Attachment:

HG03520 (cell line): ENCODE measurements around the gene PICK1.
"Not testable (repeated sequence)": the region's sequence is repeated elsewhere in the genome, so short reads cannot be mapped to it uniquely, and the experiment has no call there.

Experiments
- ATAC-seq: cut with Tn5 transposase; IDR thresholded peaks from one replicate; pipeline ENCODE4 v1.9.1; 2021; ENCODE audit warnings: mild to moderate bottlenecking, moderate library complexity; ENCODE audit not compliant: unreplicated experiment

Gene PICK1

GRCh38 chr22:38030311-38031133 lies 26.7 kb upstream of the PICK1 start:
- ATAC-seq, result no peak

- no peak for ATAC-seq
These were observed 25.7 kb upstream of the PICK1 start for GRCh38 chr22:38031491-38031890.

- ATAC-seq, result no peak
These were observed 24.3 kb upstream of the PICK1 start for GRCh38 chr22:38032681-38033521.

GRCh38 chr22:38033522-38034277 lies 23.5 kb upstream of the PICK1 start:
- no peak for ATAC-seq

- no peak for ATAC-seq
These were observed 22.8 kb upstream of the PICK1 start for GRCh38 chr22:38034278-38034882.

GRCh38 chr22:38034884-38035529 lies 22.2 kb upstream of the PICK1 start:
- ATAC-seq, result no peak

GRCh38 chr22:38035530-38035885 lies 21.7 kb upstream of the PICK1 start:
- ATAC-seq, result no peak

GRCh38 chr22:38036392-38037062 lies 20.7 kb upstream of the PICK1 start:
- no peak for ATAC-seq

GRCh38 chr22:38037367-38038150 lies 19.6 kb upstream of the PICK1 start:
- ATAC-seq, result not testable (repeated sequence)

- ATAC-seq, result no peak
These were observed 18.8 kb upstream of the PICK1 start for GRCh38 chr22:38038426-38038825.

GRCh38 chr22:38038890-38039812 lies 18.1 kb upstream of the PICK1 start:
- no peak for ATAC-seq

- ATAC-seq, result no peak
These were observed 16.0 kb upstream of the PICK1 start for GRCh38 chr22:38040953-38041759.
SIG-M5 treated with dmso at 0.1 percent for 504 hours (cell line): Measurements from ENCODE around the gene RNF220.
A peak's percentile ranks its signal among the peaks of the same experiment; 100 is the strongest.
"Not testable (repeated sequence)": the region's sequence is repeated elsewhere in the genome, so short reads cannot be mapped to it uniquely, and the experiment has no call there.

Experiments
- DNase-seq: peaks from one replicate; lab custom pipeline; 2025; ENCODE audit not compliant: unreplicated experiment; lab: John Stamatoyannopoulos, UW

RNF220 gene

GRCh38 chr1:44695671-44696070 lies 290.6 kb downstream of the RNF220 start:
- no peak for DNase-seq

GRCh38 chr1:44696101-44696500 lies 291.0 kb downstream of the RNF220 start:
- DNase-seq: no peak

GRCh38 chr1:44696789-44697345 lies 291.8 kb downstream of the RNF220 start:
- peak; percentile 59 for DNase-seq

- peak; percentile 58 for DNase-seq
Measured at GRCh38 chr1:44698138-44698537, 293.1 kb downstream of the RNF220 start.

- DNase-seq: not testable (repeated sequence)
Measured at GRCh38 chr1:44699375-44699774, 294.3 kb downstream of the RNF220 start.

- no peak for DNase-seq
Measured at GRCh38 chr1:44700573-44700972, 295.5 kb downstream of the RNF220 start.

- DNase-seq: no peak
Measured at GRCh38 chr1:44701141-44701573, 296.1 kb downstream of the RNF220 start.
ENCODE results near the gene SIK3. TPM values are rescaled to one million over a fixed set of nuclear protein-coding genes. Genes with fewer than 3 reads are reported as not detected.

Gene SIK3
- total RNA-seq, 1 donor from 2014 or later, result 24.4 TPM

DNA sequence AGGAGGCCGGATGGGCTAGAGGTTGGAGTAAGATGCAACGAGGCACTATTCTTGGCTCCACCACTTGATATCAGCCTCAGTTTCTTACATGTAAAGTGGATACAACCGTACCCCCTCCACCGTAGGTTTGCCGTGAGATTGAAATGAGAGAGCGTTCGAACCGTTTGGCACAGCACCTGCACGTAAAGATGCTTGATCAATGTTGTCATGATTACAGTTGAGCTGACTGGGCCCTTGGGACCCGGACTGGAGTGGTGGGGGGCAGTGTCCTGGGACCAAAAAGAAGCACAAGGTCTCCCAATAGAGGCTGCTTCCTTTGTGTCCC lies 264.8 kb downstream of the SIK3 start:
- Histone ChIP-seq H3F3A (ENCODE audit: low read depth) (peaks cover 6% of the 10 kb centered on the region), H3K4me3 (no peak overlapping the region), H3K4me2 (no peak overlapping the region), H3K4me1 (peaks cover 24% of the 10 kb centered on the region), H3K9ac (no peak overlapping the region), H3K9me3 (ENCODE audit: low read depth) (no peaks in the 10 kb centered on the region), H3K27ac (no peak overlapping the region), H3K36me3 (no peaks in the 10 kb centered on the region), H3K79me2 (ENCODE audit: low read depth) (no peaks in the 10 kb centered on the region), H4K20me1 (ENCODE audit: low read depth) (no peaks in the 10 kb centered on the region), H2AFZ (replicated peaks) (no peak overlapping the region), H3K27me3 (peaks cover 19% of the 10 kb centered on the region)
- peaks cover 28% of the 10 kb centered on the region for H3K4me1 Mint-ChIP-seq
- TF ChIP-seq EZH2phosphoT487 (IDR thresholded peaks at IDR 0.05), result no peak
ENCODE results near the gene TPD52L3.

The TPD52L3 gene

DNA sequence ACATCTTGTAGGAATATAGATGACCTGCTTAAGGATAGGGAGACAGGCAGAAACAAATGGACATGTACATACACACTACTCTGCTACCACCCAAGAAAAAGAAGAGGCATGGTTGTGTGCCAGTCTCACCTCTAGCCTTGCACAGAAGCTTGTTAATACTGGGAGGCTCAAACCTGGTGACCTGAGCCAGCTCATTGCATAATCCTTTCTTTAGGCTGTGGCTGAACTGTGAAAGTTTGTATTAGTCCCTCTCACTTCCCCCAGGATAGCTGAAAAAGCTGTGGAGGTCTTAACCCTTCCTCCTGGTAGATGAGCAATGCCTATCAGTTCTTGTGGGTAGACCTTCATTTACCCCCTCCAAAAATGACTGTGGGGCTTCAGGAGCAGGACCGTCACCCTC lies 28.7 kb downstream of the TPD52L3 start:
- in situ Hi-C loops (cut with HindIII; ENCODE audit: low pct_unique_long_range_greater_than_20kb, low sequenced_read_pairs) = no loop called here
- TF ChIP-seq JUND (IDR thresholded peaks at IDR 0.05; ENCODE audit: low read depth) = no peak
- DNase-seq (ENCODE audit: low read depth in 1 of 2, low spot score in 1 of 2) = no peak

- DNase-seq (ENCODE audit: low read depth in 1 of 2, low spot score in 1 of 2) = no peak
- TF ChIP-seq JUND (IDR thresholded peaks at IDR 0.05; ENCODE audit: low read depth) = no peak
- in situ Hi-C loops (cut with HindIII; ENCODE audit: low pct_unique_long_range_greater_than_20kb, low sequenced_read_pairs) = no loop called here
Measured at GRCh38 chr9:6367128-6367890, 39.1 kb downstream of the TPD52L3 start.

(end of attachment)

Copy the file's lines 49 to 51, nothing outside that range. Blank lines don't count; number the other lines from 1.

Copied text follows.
Measured at GRCh38 chr1:44701141-44701573, 296.1 kb downstream of the RNF220 start.
ENCODE results near the gene SIK3. TPM values are rescaled to one million over a fixed set of nuclear protein-coding genes. Genes with fewer than 3 reads are reported as not detected.

Gene SIK3